Venus Molina, Chief Policy Advisor, works for an elected City Councilman for a largely minority and economically disadvantaged community in Southeast San Diego.
Venus became involved in public service at a young age, starting with volunteering at her local neighborhood community center as a child.
After college, Venus worked for various non-profits, and, after starting to understand how politicians and elected officials could benefit the organizations and communities she was working with, began volunteering her time for both local and state-wide electoral campaigns.
Venus eventually took a job for a brand new City Councilperson who was just starting his term. At this time in the city’s history, the city government was also undergoing some significant changes (and several scandals). Venus was excited to be part of understanding what was going on from an insider’s perspective.
Her original title was Council Representative and Latino Liaison, but within less than two years, Venus was promoted to Policy Advisor, and then shortly thereafter Senior Policy Advisor. This was a good fit for her, since, while she enjoyed being out in the community a lot, she also found herself increasingly interested in policy, and reading more to prepare herself for her new roles.
After taking on several large challenges on the policy side, Venus was eventually promoted to Chief Policy Advisor for the councilmember. As a day to day matter, Venus is now responsible for the councilmember’s docket (a listing of upcoming issues and votes), and ensuring he is briefed on the different points of view. She holds meetings with interested parties on both sides, and makes recommendations on how to vote.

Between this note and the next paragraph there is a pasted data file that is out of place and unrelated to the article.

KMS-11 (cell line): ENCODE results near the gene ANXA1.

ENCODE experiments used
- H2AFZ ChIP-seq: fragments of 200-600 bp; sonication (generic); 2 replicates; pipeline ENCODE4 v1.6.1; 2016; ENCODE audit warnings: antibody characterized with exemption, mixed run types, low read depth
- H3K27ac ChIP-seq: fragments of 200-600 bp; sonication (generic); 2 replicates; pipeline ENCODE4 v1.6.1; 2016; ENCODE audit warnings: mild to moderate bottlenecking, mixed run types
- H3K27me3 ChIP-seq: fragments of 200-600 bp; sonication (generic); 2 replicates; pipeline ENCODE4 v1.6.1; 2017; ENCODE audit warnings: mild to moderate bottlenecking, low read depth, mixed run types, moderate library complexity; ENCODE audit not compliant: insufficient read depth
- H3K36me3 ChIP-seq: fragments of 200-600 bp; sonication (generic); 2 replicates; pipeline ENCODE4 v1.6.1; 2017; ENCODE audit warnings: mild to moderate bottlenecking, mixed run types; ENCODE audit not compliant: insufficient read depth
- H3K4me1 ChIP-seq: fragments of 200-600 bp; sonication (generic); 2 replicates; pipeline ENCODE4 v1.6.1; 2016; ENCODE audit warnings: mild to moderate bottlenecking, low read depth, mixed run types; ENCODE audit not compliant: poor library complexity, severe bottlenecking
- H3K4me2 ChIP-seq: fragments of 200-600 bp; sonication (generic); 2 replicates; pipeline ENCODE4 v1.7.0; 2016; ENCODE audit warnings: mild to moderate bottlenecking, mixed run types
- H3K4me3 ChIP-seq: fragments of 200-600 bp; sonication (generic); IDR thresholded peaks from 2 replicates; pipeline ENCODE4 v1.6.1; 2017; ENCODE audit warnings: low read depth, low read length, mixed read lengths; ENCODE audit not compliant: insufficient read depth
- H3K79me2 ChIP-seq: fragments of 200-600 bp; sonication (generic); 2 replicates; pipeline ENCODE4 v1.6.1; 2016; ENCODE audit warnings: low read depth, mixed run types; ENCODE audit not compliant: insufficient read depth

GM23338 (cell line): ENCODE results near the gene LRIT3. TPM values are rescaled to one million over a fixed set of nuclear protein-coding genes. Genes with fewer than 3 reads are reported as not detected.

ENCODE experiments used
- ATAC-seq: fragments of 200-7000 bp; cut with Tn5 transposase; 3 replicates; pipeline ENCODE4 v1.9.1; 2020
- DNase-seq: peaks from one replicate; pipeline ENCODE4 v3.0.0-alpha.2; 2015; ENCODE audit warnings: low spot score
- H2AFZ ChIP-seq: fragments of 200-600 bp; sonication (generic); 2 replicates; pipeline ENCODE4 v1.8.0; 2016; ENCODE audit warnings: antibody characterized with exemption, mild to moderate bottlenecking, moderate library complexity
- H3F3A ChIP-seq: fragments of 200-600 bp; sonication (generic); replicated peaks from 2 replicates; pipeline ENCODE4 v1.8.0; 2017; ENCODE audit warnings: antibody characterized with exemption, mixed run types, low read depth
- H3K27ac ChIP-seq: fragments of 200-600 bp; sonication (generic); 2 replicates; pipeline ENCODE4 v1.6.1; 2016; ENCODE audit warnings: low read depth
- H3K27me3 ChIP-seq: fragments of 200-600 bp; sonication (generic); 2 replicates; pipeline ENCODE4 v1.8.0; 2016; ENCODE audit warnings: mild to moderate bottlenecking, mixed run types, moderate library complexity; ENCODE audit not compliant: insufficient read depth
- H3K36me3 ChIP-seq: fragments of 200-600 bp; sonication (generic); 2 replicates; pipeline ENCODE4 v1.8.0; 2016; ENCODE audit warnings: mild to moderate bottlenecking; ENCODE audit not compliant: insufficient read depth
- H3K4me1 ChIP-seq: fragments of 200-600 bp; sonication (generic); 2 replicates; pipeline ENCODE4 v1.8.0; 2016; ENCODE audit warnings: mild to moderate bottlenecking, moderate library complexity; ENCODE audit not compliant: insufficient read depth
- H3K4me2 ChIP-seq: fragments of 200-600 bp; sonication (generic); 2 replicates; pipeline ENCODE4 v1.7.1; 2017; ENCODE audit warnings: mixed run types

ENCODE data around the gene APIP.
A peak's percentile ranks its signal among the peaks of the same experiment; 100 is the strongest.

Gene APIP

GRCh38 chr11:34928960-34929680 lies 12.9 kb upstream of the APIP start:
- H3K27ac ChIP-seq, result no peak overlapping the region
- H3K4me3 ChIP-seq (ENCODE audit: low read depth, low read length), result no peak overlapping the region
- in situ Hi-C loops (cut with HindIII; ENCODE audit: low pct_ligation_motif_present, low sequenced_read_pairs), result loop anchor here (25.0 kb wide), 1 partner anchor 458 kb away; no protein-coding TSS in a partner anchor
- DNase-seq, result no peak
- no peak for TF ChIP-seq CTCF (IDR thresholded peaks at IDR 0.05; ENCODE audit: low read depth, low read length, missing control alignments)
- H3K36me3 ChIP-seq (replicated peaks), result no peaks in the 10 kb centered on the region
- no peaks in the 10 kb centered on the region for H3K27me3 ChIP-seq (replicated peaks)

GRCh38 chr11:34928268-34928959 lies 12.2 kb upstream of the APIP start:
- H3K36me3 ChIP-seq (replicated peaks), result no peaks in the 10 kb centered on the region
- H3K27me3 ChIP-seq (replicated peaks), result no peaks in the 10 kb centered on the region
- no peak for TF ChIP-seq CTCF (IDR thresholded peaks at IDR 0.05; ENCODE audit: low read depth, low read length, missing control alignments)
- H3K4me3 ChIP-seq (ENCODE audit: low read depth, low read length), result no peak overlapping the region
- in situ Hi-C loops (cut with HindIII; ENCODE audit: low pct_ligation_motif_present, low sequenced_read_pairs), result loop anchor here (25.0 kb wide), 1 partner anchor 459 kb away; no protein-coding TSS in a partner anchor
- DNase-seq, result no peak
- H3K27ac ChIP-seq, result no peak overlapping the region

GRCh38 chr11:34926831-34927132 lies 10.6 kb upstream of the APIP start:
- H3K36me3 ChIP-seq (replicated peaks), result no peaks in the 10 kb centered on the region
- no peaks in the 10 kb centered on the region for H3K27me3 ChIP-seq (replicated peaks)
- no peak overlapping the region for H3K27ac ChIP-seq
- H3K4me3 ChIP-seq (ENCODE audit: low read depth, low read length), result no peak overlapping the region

When asked the most important things she’s learned, Venus points to: 1) that there is ‘politics’ in everything we do, and 2) to always trust your instincts regarding people and decisions. When pressed on her definition of ‘politics’, Venus explains that in education, in religion, and in all aspects of life, there is an issue, those who lobby for one side or the other, and a pull between self-interest and doing what is for the greater good.
One of Venus’ most frightening moments was the first time she had to face a roomful of hundreds of angry people, and defend a decision made by her boss. She has since learned how to handle such situations with more ease and grace, but the first time was a bit unnerving.
A silly thing that comes out of her job is being reminded not to make ‘stupid faces’ on TV. Since the council meetings are shown on public television, she may receive texts or calls from friends or family members reminding her that others can see when she rolls her eyes, or yawns, or whatever.
What she wants others to know is that there is always an opportunity to get involved, especially in local politics. Venus says she always hears people complain about what politicians ‘should’ be doing. Instead, she encourages everyone to become involved, such as volunteering on local Boards or Commissions, or even simply attending and voicing your opinions at a city council meeting.
Says Venus, “No one’s going to hear you if you complain at home.”